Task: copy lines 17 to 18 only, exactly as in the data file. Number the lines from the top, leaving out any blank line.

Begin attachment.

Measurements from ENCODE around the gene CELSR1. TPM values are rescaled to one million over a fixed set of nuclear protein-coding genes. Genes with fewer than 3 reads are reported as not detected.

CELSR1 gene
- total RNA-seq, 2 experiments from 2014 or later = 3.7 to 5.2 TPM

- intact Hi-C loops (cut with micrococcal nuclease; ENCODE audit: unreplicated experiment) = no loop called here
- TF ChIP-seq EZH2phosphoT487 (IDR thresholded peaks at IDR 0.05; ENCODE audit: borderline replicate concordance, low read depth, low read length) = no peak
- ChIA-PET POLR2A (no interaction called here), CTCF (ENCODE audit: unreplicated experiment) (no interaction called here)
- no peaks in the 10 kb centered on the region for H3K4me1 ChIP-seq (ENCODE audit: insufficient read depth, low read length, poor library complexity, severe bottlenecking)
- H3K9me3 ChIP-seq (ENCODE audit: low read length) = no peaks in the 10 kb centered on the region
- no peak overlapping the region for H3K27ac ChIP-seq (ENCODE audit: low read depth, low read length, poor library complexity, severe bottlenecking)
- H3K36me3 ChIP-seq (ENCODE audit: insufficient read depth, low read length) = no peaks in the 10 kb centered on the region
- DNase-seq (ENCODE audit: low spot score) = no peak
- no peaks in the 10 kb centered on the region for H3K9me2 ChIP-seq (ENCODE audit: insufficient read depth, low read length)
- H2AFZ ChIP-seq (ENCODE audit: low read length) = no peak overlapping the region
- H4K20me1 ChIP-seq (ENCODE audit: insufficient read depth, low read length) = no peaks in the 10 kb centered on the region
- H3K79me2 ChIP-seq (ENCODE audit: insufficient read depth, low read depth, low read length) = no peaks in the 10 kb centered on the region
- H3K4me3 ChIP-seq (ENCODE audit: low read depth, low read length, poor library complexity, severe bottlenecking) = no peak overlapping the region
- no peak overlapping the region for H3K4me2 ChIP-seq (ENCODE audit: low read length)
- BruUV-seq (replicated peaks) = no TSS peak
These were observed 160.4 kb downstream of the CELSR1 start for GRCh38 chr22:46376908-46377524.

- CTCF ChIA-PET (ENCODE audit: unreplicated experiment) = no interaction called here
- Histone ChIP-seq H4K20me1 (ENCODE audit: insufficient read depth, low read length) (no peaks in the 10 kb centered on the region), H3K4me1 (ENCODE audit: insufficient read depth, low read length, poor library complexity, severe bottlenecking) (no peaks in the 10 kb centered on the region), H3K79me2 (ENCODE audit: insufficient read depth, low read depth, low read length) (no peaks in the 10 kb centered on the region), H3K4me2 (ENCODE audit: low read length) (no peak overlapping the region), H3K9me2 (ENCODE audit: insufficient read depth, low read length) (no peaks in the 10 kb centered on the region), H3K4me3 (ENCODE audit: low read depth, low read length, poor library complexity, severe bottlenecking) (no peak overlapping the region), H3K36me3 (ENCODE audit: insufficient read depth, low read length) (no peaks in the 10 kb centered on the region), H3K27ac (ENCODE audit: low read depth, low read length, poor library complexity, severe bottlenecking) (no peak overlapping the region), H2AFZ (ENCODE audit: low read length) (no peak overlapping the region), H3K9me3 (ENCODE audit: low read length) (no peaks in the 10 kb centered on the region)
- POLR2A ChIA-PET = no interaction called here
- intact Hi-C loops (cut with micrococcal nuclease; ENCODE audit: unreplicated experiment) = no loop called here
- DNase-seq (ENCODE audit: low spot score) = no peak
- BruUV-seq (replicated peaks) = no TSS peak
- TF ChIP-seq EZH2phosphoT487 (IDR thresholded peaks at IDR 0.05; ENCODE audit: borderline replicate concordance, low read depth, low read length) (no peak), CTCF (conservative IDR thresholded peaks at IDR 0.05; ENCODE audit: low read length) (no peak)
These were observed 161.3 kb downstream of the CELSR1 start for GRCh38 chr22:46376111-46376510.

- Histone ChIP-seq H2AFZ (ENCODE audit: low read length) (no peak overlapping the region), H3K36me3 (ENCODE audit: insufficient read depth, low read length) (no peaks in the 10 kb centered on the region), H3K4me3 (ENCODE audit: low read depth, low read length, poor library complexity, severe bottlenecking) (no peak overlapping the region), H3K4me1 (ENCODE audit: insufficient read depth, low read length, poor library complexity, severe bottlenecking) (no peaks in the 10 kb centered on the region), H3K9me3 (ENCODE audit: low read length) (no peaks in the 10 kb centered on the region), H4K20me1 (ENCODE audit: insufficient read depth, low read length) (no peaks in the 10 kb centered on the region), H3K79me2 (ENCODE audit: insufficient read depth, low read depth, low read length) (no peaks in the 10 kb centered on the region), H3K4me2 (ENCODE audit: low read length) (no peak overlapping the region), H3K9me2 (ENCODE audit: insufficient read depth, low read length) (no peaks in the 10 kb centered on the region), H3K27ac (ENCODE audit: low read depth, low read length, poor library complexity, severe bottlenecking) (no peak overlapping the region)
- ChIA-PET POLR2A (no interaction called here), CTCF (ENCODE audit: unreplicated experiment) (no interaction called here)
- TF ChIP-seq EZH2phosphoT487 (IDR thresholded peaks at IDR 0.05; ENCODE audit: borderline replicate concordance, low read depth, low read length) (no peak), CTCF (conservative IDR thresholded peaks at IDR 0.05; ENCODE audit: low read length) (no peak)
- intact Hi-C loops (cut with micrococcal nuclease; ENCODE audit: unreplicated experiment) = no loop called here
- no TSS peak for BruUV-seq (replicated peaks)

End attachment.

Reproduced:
- no peak overlapping the region for H3K4me2 ChIP-seq (ENCODE audit: low read length)
- BruUV-seq (replicated peaks) = no TSS peak